Man in bed with stomach pain

Diarrhea is a common gastrointestinal occurrence, but it can get out of hand pretty quickly. While most diarrhea clears up on its own, there are certain instances in which diarrhea can be deadly. Depending on the source of diarrhea, there are treatment options that you can take to treat it at home. However, more serious cases can develop from certain bacteria like C. diff, or Clostridium difficile. In this article, we will look at diarrhea caused by Clostridium difficile (or if it is suspected to be) and how you can manage C. diff at home.

What is Clostridium difficile?

Clostridium difficile is a bacterium that can aggravate the colon and cause a wide array of issues. Sometimes C. diff only causes diarrhea and goes away on its own, whereas other people can develop life-threatening colitis, dehydration, organ failure, bowel perforation, bowel rupture and/or death. C. diff is no little stomach bug!

How to Treat C. diff at Home

In many cases, a C. diff infection worsens to where you will need professional medical attention. Let’s talk about ways to deal with C. diff diarrhea. Many of these tips can be applicable to other forms of diarrhea, so keep reading for some helpful information!

Tip #1: Analyze the severity of your illness

Since C. diff can get out of hand and get dangerous rather rapidly, it is important that you analyze the severity of your illness right away. You may be experiencing diarrhea and not know if it is caused by C. diff. Keeping track of your symptoms and self-monitoring how your illness progresses is essential. Severe forms of a C. diff infection will need immediate medical attention.

Tip #2: Know the symptoms of a C. diff infection

Mild cases of a C. diff infection involve watery diarrhea at least 3 times per day for multiple days and some minor abdominal cramping or pain. More severe cases may involve frequent diarrhea (as much as 10 to 15 times per day), fever, intense abdominal cramping and pain, weight loss, dehydration and blood or pus in the stool. If you are concerned that your C. diff is more than a minor infection, call your doctor immediately or go to the hospital.

Tip #3: Take your temperature

Take frequent temperature checks to see if you develop a fever. A fever is a sign that you may be developing a more severe illness. While you can get a thermometer at nearly any big box store, I would suggest using this thermometer for adults and children since it is waterproof for easy cleaning and can alert you if you have a fever (and tell you to take action).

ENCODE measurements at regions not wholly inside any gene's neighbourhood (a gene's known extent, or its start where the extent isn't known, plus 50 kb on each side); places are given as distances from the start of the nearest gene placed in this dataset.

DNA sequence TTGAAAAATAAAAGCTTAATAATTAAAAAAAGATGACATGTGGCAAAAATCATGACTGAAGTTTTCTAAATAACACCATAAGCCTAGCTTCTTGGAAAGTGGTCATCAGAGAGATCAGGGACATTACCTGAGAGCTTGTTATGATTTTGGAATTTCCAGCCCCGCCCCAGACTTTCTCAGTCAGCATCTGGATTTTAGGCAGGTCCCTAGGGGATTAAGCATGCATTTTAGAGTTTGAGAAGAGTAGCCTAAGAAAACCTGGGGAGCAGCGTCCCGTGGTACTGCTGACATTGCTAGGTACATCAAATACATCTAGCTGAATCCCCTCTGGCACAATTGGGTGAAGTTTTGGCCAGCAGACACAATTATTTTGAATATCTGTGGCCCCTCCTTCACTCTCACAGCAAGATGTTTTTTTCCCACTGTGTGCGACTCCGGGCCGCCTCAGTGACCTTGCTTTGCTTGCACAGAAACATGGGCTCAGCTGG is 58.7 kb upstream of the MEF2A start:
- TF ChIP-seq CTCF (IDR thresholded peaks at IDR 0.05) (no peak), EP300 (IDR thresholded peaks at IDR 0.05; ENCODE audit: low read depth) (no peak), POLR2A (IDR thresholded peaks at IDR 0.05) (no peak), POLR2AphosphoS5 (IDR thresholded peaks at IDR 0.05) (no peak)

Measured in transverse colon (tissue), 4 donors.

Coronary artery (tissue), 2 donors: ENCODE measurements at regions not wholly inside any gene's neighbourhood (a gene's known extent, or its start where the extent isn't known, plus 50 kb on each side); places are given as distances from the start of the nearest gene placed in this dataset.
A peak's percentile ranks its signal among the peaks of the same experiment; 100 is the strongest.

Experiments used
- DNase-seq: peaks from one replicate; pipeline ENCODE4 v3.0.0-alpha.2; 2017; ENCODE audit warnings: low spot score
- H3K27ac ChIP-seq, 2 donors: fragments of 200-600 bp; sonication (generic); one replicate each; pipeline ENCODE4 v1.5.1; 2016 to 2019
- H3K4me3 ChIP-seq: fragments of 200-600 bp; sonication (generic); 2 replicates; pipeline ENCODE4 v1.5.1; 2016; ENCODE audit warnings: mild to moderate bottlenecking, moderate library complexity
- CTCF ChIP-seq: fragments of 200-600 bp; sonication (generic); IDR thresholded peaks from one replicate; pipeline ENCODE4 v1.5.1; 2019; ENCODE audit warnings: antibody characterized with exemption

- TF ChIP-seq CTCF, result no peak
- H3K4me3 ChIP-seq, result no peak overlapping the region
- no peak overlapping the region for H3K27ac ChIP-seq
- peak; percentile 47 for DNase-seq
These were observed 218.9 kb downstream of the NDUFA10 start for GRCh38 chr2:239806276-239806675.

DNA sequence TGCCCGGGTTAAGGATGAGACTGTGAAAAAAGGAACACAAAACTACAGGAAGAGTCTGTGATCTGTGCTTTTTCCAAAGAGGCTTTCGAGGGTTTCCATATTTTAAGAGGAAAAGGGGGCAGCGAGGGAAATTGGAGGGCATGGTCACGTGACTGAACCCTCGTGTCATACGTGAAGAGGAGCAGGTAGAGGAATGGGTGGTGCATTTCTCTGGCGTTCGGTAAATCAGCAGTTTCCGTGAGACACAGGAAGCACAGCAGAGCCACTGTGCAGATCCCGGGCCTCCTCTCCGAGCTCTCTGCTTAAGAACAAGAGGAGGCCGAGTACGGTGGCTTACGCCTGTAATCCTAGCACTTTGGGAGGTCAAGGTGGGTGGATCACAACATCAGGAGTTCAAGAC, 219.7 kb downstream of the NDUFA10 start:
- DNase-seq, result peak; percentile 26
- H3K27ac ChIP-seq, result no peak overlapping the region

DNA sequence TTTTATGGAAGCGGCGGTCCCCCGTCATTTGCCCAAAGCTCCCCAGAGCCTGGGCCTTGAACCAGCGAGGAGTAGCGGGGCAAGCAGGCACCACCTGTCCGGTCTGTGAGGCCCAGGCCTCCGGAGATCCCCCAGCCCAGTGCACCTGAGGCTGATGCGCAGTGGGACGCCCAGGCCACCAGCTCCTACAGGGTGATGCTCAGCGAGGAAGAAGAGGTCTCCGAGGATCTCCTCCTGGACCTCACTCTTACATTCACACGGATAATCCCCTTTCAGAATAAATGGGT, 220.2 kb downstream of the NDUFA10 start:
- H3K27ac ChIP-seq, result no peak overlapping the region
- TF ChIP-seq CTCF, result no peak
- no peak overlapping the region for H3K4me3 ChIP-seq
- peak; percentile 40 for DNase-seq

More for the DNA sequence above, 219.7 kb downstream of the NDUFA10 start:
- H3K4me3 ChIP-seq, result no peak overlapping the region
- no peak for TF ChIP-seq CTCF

Tip #4: Take a look into your toilet bowl

If you’re sick, the last thing you want to do is look into your toilet bowel after an unpleasant bout of diarrhea! However, what happens in the bathroom can help you determine if your C. diff is worsening. Check your stool for blood or pus. If you notice either of these in your stool, call your doctor!

Tip #5: Stay hydrated

Regardless if your diarrhea is caused by C. diff or not, dehydration is a big risk when you have loose stools. Prevent dehydration with a water bottle that has measured time and fluid volume lines like this Three Drops of Life 50oz water bottle. This is good for daily hydration, however, when you’re sick, fill it up and drink down to the line by the time indicated. This bottle can sure take the guess work out of how much you’re drinking, it and keeps you accountable while you’re sick.

Tip #6: Try the BRAT diet

The BRAT diet is a temporary diet that strives to relieve loose stools. On the BRAT diet, you eat foods that contain soluble fiber (fiber that is responsible for creating a gel in your intestine to help you produce well-formed, easy-to-pass stools). The main foods to eat on the BRAT diet are bananas, rice, applesauce and toast, however other foods like crackers and potatoes can be consumed as well. For more information about what to eat when you’re sick, click here.

Tip #7: Wash your hands frequently

Proper handwashing is essential for everyone! However, when you’re sick with diarrhea, protect yourself and others from spreading the infection. In fact, when someone is admitted to the hospital with a severe C. diff infection, hospital staff must wear special gowns, gloves and masks for a contact precaution! See if you are washing your hands correctly by reviewing the CDC handwashing guidelines.

Tip #8: Disinfect all surfaces

When someone in your household has diarrhea, things can get nasty! Try to confine the diarrhea (and other bodily fluids) as much as possible, but be sure to keep some cleaning products in your home to clean up accidents. The CDC recommends making your own cleaner by mixing 1 part bleach to 9 parts water.

Tip #9: Limit close contact with others

Like we mentioned in Tip #7, contact precautions are used in the hospital when a C. diff infection is severe. While you may not have a severe diarrhea infection, protect yourself and others by staying home. Take a sick day at work or keep your child home from school so that the infection does not spread. Besides, no one wants to be at work or school with diarrhea!